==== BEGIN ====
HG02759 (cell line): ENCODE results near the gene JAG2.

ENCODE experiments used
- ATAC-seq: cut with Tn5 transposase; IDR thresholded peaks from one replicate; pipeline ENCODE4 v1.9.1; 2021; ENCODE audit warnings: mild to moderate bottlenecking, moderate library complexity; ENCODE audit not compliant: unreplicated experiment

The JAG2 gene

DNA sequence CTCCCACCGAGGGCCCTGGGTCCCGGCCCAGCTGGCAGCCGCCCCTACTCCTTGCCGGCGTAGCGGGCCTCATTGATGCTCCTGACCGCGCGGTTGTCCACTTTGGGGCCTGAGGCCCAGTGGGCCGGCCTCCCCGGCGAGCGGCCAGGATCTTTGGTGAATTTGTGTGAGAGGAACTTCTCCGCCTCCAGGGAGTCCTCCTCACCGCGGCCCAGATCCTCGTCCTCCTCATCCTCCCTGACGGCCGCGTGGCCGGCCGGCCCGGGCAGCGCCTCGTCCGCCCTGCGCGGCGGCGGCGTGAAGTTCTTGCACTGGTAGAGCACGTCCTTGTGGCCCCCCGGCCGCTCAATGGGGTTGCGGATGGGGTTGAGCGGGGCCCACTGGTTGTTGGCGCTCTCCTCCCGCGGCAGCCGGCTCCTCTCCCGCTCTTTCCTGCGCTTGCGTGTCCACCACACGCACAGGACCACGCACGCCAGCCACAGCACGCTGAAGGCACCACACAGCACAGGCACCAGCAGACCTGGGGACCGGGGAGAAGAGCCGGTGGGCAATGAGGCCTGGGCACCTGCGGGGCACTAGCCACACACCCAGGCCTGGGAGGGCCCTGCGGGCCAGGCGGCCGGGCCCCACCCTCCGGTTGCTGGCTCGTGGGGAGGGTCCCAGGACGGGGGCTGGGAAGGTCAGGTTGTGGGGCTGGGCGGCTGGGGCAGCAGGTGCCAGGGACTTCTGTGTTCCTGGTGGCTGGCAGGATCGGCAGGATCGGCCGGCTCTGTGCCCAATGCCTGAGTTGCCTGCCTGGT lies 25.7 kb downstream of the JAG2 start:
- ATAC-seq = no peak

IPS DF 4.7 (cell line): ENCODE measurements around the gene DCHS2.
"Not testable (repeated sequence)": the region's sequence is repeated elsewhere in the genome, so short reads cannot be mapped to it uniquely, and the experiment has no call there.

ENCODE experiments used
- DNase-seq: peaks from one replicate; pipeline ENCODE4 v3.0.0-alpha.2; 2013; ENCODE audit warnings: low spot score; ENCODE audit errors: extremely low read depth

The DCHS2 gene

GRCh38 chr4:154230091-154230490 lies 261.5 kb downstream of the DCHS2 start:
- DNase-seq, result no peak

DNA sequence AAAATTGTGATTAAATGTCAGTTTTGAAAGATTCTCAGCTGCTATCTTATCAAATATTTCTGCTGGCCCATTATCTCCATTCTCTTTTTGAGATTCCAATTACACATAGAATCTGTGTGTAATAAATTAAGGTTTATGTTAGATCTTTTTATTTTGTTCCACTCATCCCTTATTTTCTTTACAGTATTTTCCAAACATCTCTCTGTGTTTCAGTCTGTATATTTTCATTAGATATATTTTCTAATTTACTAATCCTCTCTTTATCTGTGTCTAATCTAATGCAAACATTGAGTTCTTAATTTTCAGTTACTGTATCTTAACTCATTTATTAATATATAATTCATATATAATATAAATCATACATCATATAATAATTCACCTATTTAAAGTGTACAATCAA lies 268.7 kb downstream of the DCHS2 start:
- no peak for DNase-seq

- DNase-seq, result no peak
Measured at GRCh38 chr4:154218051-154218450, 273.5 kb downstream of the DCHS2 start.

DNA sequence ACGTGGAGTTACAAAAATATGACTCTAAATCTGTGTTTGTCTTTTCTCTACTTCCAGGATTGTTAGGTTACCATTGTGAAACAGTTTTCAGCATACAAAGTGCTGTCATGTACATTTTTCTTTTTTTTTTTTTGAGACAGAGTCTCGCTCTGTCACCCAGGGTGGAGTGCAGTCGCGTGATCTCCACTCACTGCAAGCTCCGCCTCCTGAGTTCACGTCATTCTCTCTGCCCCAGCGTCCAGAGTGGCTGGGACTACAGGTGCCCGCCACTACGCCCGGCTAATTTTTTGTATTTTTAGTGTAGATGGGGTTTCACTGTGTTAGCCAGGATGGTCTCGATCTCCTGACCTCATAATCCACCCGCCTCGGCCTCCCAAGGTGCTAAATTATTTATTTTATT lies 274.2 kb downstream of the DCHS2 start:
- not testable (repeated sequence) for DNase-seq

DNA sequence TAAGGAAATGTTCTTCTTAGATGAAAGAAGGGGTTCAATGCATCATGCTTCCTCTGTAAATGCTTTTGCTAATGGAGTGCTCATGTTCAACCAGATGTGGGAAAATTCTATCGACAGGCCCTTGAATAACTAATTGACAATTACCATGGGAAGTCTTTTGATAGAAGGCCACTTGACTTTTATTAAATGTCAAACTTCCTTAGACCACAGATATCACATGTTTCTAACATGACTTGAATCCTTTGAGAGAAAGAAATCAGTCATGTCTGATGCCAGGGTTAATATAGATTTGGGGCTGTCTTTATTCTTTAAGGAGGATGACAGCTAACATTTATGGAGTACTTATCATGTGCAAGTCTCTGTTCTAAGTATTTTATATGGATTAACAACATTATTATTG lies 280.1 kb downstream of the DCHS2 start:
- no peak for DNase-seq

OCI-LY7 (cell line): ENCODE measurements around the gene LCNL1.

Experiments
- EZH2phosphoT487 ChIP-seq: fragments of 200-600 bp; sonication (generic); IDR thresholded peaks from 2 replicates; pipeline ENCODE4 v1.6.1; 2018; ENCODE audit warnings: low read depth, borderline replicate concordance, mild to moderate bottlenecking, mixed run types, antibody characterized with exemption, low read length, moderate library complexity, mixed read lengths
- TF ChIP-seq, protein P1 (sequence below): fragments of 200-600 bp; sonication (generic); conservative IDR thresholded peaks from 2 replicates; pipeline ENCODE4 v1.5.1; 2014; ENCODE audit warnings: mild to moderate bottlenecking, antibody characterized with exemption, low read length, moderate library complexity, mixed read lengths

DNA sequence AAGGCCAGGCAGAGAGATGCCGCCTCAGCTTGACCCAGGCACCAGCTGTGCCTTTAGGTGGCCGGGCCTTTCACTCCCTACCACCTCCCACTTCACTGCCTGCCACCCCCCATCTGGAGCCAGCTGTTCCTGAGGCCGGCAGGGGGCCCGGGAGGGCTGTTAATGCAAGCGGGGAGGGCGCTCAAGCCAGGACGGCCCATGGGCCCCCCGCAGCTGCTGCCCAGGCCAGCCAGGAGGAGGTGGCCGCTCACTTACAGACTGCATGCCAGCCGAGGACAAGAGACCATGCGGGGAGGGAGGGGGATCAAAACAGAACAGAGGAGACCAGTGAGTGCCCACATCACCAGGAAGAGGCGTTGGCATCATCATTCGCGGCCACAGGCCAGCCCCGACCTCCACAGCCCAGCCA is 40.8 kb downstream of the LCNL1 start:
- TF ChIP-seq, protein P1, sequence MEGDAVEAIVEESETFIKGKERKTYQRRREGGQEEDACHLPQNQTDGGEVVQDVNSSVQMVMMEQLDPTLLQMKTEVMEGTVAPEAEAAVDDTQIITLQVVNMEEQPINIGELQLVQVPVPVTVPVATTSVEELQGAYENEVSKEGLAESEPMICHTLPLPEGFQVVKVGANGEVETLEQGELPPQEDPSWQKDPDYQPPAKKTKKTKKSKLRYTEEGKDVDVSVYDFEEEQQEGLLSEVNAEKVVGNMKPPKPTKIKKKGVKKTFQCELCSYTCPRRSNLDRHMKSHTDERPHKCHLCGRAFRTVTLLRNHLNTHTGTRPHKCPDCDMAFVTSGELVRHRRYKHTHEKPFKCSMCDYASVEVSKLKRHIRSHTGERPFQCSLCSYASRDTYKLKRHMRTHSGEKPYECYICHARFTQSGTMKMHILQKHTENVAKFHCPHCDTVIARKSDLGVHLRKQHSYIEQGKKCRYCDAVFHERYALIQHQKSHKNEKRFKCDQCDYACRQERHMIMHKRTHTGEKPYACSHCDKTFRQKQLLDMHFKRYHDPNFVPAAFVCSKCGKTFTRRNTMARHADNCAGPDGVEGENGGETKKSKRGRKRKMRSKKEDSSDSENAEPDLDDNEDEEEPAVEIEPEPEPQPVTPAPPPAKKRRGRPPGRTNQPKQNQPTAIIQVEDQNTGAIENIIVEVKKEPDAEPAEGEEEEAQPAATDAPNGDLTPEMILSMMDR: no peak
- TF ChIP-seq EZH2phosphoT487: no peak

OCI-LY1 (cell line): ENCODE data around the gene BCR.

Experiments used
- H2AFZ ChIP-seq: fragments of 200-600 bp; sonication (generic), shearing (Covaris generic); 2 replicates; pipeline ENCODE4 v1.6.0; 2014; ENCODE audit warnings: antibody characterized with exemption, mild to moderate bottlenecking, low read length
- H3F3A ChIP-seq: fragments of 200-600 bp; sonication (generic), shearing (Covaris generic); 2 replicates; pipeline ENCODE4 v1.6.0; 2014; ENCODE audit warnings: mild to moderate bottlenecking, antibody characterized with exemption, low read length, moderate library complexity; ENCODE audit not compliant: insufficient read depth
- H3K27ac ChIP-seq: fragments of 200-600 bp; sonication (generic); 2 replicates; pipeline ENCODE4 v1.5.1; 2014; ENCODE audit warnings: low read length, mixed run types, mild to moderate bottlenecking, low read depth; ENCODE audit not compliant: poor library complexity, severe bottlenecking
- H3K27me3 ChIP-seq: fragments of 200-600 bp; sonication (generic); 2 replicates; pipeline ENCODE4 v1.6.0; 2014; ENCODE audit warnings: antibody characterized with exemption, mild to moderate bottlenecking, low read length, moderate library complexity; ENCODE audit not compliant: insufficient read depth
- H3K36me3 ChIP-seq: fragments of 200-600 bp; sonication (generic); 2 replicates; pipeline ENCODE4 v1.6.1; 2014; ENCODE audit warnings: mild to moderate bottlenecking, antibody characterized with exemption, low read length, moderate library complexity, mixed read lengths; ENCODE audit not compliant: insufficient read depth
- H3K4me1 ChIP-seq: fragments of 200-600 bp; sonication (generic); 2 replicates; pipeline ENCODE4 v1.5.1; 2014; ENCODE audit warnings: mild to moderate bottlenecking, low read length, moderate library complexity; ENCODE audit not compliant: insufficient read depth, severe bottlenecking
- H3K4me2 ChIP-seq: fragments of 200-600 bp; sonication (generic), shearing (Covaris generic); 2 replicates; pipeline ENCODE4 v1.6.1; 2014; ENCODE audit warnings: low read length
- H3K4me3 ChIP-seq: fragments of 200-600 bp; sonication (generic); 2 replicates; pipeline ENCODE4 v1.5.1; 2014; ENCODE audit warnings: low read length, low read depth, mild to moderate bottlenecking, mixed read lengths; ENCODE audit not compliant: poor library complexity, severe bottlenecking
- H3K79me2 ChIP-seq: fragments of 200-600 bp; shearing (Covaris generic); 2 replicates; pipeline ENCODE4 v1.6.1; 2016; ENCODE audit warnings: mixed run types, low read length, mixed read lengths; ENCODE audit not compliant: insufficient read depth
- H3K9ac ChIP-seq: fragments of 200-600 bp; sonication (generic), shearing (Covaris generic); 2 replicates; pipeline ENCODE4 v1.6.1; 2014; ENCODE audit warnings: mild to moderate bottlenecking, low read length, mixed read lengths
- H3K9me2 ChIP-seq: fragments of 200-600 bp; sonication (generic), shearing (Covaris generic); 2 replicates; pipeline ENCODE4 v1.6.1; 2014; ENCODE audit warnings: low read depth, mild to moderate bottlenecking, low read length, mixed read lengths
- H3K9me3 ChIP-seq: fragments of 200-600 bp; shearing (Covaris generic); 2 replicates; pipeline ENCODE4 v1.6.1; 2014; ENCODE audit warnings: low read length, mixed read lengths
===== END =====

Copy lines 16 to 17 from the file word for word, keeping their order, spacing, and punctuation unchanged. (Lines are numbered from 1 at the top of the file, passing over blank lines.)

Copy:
- DNase-seq, result no peak
Measured at GRCh38 chr4:154218051-154218450, 273.5 kb downstream of the DCHS2 start.